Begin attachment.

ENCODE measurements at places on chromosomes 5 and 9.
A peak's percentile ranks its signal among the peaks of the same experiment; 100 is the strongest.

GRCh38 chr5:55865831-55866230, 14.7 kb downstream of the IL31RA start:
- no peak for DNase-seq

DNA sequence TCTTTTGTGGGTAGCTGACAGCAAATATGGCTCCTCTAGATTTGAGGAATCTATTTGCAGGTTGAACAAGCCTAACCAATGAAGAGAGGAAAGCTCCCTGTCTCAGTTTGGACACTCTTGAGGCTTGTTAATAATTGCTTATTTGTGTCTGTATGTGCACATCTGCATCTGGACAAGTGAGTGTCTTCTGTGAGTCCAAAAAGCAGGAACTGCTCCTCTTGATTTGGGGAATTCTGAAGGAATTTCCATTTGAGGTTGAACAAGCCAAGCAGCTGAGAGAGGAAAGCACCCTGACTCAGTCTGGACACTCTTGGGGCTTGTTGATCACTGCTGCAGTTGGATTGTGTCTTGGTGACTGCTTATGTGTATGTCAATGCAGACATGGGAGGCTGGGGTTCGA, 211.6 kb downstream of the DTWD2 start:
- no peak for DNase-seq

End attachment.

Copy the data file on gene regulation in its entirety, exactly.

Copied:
ENCODE measurements at places on chromosomes 5 and 9.
A peak's percentile ranks its signal among the peaks of the same experiment; 100 is the strongest.

GRCh38 chr5:55865831-55866230, 14.7 kb downstream of the IL31RA start:
- no peak for DNase-seq

DNA sequence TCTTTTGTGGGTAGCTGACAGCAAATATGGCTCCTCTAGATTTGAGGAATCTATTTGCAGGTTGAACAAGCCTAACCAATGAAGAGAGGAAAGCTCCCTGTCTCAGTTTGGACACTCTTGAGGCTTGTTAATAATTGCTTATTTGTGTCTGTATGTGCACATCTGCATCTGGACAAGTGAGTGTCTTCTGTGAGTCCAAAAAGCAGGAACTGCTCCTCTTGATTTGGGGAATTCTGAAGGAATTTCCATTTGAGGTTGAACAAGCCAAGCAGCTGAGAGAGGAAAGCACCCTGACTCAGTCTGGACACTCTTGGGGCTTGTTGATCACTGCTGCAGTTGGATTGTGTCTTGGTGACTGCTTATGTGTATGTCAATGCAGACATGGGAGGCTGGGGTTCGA, 211.6 kb downstream of the DTWD2 start:
- no peak for DNase-seq